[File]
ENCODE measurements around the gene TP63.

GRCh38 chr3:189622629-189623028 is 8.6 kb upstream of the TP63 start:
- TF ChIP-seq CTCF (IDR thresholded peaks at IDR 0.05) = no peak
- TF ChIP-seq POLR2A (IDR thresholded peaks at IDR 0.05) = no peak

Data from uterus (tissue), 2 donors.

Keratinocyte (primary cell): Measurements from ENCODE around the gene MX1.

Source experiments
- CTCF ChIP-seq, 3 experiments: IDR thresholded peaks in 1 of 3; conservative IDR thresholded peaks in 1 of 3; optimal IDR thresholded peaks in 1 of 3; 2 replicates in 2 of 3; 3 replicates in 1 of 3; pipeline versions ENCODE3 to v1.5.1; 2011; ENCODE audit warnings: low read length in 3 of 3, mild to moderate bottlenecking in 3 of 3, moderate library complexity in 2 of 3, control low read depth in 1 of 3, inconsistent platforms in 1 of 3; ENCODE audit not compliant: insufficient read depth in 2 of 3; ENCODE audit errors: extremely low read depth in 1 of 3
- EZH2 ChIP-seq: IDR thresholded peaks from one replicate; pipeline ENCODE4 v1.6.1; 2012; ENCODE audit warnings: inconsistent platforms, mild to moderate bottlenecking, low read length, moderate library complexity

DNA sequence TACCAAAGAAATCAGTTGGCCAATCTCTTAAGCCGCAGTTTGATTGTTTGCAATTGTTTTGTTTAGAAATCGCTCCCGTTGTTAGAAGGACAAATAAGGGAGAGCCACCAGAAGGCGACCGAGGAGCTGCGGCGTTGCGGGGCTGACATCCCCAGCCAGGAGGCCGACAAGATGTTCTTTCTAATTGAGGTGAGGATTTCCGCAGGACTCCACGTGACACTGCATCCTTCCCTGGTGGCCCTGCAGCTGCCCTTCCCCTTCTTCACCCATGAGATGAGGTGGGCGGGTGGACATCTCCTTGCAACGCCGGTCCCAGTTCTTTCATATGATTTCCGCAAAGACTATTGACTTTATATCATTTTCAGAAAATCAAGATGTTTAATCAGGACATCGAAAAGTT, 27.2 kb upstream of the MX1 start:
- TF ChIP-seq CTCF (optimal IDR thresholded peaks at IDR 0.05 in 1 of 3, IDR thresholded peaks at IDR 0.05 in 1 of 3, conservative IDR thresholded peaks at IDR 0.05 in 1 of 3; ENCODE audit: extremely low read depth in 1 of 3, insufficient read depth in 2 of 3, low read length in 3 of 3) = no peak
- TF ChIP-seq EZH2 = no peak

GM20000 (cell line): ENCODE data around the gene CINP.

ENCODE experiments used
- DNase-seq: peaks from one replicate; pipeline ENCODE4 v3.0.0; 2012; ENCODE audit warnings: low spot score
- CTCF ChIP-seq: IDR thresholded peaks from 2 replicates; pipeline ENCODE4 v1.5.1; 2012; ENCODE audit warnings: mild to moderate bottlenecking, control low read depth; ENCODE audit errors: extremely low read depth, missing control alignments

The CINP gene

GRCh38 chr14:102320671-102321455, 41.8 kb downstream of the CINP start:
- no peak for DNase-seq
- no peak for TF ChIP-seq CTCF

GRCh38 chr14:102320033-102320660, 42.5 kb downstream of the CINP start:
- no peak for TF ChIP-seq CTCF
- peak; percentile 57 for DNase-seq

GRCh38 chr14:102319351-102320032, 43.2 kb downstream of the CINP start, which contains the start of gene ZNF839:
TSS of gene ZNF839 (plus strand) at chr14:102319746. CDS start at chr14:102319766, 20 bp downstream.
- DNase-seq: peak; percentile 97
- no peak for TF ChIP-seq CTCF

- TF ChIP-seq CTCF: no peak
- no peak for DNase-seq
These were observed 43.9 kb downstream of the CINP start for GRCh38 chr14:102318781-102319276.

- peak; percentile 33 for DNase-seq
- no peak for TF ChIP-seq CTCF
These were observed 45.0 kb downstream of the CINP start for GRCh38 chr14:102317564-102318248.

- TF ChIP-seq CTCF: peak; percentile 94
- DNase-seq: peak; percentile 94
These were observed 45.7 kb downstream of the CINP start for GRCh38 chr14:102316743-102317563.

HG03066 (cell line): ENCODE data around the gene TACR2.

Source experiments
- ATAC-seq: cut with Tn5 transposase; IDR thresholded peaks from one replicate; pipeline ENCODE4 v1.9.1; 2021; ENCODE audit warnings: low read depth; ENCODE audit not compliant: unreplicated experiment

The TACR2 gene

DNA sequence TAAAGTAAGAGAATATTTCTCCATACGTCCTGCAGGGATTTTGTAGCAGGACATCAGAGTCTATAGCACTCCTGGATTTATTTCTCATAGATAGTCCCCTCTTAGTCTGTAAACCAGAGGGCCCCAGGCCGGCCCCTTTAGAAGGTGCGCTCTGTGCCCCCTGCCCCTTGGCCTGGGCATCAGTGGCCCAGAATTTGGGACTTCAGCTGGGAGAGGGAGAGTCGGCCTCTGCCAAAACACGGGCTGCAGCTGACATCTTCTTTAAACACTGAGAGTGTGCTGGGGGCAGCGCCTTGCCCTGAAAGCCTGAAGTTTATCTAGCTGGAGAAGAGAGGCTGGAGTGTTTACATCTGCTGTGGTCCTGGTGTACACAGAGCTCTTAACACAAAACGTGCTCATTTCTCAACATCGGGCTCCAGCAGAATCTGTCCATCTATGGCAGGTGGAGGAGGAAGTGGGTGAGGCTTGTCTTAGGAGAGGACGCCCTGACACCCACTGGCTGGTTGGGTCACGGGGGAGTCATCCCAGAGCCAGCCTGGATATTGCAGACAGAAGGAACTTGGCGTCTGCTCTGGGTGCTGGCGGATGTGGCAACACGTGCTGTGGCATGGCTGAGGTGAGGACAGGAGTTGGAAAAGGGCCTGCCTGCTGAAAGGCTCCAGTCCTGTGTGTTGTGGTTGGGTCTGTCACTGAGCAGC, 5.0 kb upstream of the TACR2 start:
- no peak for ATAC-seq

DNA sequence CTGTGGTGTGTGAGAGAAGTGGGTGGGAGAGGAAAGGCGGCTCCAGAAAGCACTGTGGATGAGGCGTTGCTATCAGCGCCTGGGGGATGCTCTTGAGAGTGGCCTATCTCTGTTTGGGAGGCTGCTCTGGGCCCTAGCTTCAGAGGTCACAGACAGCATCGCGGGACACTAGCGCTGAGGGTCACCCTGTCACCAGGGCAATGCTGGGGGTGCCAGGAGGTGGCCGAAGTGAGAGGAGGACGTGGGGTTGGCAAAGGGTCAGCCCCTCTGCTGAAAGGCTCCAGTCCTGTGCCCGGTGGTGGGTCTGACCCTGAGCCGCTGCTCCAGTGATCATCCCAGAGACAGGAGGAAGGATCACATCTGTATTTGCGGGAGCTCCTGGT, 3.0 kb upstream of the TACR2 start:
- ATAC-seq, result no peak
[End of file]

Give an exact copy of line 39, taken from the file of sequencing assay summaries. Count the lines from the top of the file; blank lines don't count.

- ATAC-seq: cut with Tn5 transposase; IDR thresholded peaks from one replicate; pipeline ENCODE4 v1.9.1; 2021; ENCODE audit warnings: low read depth; ENCODE audit not compliant: unreplicated experiment